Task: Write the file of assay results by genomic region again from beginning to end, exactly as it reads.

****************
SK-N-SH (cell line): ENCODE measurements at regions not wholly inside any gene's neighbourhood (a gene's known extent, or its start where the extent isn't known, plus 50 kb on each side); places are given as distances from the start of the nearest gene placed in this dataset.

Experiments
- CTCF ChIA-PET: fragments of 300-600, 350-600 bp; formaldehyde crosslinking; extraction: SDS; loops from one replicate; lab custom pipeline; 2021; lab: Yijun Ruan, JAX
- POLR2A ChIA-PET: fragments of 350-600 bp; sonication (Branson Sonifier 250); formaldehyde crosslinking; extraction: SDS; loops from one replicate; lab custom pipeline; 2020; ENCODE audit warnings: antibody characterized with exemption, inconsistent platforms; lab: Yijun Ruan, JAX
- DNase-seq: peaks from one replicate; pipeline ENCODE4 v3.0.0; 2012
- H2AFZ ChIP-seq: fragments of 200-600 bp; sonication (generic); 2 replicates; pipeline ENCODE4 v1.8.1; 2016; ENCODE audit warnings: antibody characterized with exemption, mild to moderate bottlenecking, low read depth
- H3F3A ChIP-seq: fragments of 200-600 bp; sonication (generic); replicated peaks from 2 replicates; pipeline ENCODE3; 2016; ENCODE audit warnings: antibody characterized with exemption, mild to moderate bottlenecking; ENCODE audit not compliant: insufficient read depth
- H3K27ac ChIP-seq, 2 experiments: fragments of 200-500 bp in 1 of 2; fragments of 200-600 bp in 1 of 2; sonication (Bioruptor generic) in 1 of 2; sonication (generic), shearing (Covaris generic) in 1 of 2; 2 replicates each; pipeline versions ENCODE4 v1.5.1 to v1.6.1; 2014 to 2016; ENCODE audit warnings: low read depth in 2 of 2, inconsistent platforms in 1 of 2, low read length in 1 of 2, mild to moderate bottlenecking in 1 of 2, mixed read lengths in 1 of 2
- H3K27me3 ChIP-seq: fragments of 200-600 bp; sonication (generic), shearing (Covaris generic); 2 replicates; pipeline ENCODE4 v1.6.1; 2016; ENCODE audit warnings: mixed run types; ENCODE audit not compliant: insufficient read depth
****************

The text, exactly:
SK-N-SH (cell line): ENCODE measurements at regions not wholly inside any gene's neighbourhood (a gene's known extent, or its start where the extent isn't known, plus 50 kb on each side); places are given as distances from the start of the nearest gene placed in this dataset.

Experiments
- CTCF ChIA-PET: fragments of 300-600, 350-600 bp; formaldehyde crosslinking; extraction: SDS; loops from one replicate; lab custom pipeline; 2021; lab: Yijun Ruan, JAX
- POLR2A ChIA-PET: fragments of 350-600 bp; sonication (Branson Sonifier 250); formaldehyde crosslinking; extraction: SDS; loops from one replicate; lab custom pipeline; 2020; ENCODE audit warnings: antibody characterized with exemption, inconsistent platforms; lab: Yijun Ruan, JAX
- DNase-seq: peaks from one replicate; pipeline ENCODE4 v3.0.0; 2012
- H2AFZ ChIP-seq: fragments of 200-600 bp; sonication (generic); 2 replicates; pipeline ENCODE4 v1.8.1; 2016; ENCODE audit warnings: antibody characterized with exemption, mild to moderate bottlenecking, low read depth
- H3F3A ChIP-seq: fragments of 200-600 bp; sonication (generic); replicated peaks from 2 replicates; pipeline ENCODE3; 2016; ENCODE audit warnings: antibody characterized with exemption, mild to moderate bottlenecking; ENCODE audit not compliant: insufficient read depth
- H3K27ac ChIP-seq, 2 experiments: fragments of 200-500 bp in 1 of 2; fragments of 200-600 bp in 1 of 2; sonication (Bioruptor generic) in 1 of 2; sonication (generic), shearing (Covaris generic) in 1 of 2; 2 replicates each; pipeline versions ENCODE4 v1.5.1 to v1.6.1; 2014 to 2016; ENCODE audit warnings: low read depth in 2 of 2, inconsistent platforms in 1 of 2, low read length in 1 of 2, mild to moderate bottlenecking in 1 of 2, mixed read lengths in 1 of 2
- H3K27me3 ChIP-seq: fragments of 200-600 bp; sonication (generic), shearing (Covaris generic); 2 replicates; pipeline ENCODE4 v1.6.1; 2016; ENCODE audit warnings: mixed run types; ENCODE audit not compliant: insufficient read depth